The vertebrate brain is so complex that tracing its origins among invertebrates is problematic. It must have evolutionary roots somewhere, but where? On page 289 of this issue, Pani et al. point the way with their finding that acorn worms have gene-expression signatures very similar to those that direct vertebrate brain development (A. M. Pani et al. Nature 483, 289–294; 2012).
The closest relatives of vertebrates are the urochordates (tunicates, or sea squirts) and cephalochordates (the superficially fish-like lancelet). More distant on the evolutionary tree lie the hemichordates, which include acorn worms such as Saccoglossus kowalevskii (pictured), and the echinoderms (including starfish and sea urchins). Together, these groups comprise the deuterostomes, among which the elaborate structural and genomic innovations of vertebrates stand out rather like a cuckoo chick in a nest of willow warblers.
One such feature is the signalling centres — physical regions of a developing embryo in which a specific set of secreted proteins drives the formation of a particular body section. These centres are present in the vertebrate neuroectoderm, an embryonic tissue that gives rise to the brain and nervous system. They are modified or completely absent in tunicates and lancelets, suggesting that many aspects of brain development are unique to vertebrates and arose de novo in the vertebrate lineage.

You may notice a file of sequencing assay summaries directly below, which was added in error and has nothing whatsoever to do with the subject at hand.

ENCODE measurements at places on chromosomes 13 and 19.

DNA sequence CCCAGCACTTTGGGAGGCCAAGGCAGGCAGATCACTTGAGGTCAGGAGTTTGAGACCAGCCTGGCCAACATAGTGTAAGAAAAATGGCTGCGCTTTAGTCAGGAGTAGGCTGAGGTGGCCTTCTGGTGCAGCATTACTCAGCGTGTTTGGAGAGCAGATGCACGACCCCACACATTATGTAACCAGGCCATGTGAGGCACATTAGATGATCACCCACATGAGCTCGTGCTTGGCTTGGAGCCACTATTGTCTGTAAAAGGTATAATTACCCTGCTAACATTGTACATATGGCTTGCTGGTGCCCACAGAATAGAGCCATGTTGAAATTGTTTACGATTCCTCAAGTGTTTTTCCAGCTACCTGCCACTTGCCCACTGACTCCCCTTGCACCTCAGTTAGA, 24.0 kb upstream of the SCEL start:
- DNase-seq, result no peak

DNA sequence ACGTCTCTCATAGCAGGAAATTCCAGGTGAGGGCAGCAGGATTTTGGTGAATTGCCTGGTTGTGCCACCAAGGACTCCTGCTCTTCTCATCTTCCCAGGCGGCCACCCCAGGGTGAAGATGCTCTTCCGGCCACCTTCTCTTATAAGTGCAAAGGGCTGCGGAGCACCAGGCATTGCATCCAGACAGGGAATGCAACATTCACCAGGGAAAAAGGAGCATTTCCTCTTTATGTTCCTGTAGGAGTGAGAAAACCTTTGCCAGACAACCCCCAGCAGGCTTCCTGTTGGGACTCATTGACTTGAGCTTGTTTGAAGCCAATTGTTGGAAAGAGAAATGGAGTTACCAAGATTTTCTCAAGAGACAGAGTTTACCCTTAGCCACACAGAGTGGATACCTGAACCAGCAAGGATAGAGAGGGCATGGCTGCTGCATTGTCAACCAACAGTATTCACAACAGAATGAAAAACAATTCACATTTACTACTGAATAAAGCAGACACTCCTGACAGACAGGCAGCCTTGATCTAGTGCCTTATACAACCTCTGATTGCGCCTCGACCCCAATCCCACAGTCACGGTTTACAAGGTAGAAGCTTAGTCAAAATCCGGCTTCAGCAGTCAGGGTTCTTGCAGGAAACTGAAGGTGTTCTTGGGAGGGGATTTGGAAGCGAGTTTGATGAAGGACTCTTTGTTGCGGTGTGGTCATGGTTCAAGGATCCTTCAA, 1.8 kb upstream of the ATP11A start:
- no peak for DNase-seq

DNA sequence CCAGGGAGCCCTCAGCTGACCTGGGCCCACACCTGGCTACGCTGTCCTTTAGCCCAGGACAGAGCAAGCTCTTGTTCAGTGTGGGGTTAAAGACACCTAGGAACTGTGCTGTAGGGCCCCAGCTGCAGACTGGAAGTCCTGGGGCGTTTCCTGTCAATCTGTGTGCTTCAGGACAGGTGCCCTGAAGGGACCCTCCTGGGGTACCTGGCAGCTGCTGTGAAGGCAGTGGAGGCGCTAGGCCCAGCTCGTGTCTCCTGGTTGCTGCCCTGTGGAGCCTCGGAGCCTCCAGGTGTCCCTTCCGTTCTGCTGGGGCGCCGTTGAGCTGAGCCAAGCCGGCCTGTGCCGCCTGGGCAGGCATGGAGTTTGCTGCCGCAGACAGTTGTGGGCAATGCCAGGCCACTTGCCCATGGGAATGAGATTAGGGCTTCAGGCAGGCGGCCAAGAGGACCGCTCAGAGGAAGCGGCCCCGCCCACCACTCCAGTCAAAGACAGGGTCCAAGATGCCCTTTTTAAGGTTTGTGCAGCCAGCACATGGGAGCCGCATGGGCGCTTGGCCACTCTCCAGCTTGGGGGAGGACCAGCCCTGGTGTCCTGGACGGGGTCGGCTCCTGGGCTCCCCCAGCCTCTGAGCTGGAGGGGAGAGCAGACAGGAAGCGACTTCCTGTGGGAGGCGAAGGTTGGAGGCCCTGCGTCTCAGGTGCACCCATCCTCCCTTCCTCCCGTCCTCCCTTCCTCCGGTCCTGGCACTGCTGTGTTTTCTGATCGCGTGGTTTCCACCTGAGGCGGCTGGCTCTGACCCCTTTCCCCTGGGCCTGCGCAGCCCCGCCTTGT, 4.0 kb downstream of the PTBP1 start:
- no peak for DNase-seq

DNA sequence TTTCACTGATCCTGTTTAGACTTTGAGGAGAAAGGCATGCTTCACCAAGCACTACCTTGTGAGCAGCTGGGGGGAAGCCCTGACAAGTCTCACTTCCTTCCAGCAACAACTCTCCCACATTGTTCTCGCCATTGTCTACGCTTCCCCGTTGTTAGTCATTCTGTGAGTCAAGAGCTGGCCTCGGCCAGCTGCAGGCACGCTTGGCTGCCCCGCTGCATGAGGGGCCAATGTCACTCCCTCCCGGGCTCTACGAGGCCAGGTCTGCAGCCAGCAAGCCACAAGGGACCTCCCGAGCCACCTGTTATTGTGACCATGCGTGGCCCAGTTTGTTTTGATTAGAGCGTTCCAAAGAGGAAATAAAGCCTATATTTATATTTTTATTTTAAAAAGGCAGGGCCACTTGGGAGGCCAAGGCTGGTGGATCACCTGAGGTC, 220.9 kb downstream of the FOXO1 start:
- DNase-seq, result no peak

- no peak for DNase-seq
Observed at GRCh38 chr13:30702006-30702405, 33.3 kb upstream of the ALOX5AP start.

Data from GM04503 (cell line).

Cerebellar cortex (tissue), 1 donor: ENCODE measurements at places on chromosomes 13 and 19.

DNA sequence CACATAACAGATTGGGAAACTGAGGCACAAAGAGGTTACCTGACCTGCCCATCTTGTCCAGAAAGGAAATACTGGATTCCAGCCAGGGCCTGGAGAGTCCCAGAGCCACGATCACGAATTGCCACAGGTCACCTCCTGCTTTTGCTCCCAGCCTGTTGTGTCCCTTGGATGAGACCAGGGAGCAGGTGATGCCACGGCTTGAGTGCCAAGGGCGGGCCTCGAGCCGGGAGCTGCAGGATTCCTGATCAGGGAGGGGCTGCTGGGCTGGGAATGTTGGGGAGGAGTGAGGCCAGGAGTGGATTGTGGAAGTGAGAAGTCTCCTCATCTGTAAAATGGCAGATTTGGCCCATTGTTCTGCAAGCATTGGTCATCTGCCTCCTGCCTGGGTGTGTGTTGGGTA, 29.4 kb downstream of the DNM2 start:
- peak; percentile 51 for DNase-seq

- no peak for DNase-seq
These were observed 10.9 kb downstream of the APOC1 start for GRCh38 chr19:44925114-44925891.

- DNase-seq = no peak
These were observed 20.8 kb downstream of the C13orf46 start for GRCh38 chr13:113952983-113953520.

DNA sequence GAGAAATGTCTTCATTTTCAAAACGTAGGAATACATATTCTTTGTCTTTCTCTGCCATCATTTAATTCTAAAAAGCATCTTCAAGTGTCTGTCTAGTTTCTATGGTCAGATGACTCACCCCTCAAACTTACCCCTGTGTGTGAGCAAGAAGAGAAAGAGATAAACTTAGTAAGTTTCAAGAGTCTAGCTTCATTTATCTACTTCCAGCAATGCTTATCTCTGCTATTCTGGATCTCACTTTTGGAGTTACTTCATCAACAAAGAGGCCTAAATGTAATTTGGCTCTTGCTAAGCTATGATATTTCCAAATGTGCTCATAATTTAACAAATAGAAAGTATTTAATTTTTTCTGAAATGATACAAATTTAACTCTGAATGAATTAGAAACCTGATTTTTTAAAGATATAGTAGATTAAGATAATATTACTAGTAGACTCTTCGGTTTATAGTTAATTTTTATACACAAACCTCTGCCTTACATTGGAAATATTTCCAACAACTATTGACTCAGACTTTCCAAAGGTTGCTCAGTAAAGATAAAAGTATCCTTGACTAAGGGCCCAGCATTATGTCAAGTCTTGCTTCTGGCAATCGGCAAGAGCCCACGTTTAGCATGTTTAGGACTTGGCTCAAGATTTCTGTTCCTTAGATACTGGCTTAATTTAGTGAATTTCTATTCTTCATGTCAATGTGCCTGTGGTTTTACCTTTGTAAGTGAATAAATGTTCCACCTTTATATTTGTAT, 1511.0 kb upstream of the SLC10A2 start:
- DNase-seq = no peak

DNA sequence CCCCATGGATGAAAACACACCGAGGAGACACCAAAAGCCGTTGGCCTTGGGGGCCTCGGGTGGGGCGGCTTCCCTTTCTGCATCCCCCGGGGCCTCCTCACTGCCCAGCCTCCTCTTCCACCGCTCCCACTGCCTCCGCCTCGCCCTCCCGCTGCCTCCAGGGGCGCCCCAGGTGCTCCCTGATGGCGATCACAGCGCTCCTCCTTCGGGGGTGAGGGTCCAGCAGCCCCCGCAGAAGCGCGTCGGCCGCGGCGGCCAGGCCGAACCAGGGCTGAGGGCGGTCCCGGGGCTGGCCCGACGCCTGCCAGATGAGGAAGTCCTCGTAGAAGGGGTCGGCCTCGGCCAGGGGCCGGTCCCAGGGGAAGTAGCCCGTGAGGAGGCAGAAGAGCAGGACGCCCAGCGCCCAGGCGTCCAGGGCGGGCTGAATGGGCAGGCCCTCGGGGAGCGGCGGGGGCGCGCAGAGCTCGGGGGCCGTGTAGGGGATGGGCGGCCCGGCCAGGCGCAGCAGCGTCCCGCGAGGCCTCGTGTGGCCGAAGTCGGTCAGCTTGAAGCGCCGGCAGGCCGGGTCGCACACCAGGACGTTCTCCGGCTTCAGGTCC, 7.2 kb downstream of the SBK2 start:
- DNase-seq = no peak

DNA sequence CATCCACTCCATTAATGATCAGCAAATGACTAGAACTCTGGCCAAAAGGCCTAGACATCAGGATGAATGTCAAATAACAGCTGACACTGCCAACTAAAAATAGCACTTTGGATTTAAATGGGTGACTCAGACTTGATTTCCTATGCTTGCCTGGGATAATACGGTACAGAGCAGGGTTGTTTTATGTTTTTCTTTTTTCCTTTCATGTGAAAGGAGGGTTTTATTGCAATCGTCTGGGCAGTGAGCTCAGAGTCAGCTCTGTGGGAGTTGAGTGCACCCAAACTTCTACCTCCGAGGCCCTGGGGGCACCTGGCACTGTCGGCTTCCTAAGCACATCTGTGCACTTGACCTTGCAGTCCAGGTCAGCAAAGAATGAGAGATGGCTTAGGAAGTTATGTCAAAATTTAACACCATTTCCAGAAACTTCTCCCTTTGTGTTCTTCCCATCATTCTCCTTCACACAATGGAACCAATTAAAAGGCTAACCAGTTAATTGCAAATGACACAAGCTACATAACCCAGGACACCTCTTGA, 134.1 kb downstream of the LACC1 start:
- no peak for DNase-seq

Pani and colleagues' data contradict this theory. They show that a gene-expression program similar to that in three vertebrate neuroectodermal signalling centres is also present in S. kowalevskii. Although acorn worms do not have anything like a brain, Pani et al. show that these genetic programs are used to pattern (direct the development of) the ectoderm of the embryonic animal. The genes expressed are equivalent to those found in vertebrates, and they are deployed at similar times and places in vertebrate and acorn-worm embryos.
The researchers propose that these signalling centres were part of an ancient gene-regulation 'scaffold' that was present in the common ancestor of all deuterostomes, and that was retained in hemichordates and vertebrates but lost in the evolutionary branches that formed lancelets and urochordates. Such an idea implies that the common ancestor was unexpectedly complicated. This does not mean that it had a complex brain, but that the genetic programs that were eventually modified for use in patterning the vertebrate brain already existed in an ancestral creature that lived perhaps more than 600 million years ago.